Methuselah is a Population II star, a metal-poor star that formed when the universe was still young. Population II stars are usually cooler and less luminous than the younger Population I stars. Even though they have low metallicity (an indicator of an older age), Population II stars typically have a higher ratio of alpha process elements (oxygen, silicon, neon, and others) relative to iron. This may be due to Type II supernovae supplying more material to the interstellar medium when these stars were formed. The heavier elements supplied by Type Ia supernovae came later.
HD 140283 is a high-velocity star whose light is blueshifted since the star is moving in our direction. Methuselah has been known to astronomers for over a century due to its high proper motion and velocity. It travels across the sky so fast that it moves by a full Moon width in only 1,500 years. The star’s fast motion across the sky indicates that Methuselah is only visiting our stellar neighbourhood at a speed of 1.3 million kilometres per hour (800,000 mph). Like other extremely old Population II stars, it hails from the galactic halo. Its orbit through the Milky Way plane will eventually take the star back to the Milky Way halo.
HD 140283 is believed to have formed in a dwarf galaxy that was swallowed by the Milky Way more than 12 billion years ago.
Methuselah lies in the region of the sky between Zeta Ophiuchi in the constellation Ophiuchus and Zubeneschamali, the brightest star in Libra. With an apparent magnitude of 7.205, the star requires binoculars to be seen.
HD 140283 is located in the constellation Libra. Like other zodiac constellations, Libra was first catalogued by the astronomer Ptolemy of Alexandria in his Almagest, written around 150 CE. The constellation occupies 538 square degrees of the southern sky and is the 29th largest of the 88 constellations.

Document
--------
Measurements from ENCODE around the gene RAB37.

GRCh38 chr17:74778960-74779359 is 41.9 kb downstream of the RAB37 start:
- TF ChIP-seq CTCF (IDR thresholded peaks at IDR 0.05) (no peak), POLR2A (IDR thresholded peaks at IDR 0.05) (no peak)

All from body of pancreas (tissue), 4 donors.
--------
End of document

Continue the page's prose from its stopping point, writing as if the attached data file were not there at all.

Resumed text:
Once considered part of the neighbouring Scorpius, Libra’s brightest stars are easily recognizable as they appear as the extended claws of the celestial scorpion. With only two stars brighter than magnitude 3.00, Libra is not particularly bright, but its scales asterism is visible in clear, dark skies near the Fish Hook of Scorpius.
Notable stars in Libra include the luminaries Zubeneschamali and Zubenelgenubi, the semiregular variable red giant Brachium, the yellow giant Zubenelhakrabi, and the red dwarf Gliese 581, which hosts three confirmed planets, including Gliese 581c, an Earth-like planet found to be orbiting in the star’s habitable zone.
Interesting deep sky objects in the constellation include the barred spiral galaxies NGC 5885 and NGC 5792, the active spirals NGC 5793 and NGC 5728, the unbarred lenticular galaxy NGC 5890, and the bright, large globular cluster NGC 5897.
The best time of year to observe the stars and deep sky objects in Libra is during the month of June, when the constellation climbs high above the horizon in the evening sky. Libra is visible in its entirety from locations between the latitudes 65° N and -90° S.
The 10 brightest stars in Libra are Zubeneschamali (Beta Lib, mag. 2.61), Zubenelgenubi (Alpha Lib, mag. 2.741), Brachium (Sigma Lib, mag. 3.29), Upsilon Librae (mag. 3.628), Tau Librae (mag. 3.68), Zubenelhakrabi (Gamma Lib, mag. 3.91), Theta Librae (mag. 4.136), 16 Librae (mag. 4.49), Iota1 Librae (mag. 4.54), and 37 Librae (mag. 4.61).
Methuselah star – HD 140283
|Spectral class||G0IV-V m-5|
|Apparent magnitude||7.205 ± 0.02|
|Distance||202.4 ± 0.9 light years (62.1 ± 0.3 parsecs)|
|Parallax||16.1140 ± 0.0720 mas|
|Radial velocity||-170.37 ± 0.15 km/s|
|Proper motion||RA: −1114.869 ± 0.124 mas/yr|
|Dec.: −303.574 ± 0.106 mas/yr|
|Mass||0.780 or 0.805 M☉|
|Luminosity||4.82 ± 0.27 L☉|
|Radius||2.04 ± 0.04 R☉|
|Temperature||5,787 ± 48 K|
|Metallicity||−2.40 ± 0.10 dex|
|Age||14.46 ± 0.8 billion years|
|Rotational velocity||≤ 3.9 km/s|
|Surface gravity||3.6 cgs|
|Right ascension||15h 43m 03.0967798658 s|
|Declination||−10° 56′ 00.595803430″|
|Names and designations||HD 140283, HIP 76976, SAO 159459, GJ 1195, BD−10 4149, CSV 101522, GC 21124, GCRV 9069, JP11 2636, LFT 1220, LHS 405, LTT 6279, NLTT 40989, LAL 28607, PLX 3552.00, PPM 230636, UBV 13389, TYC 5601-694-1, Gaia DR2 6268770373590148224|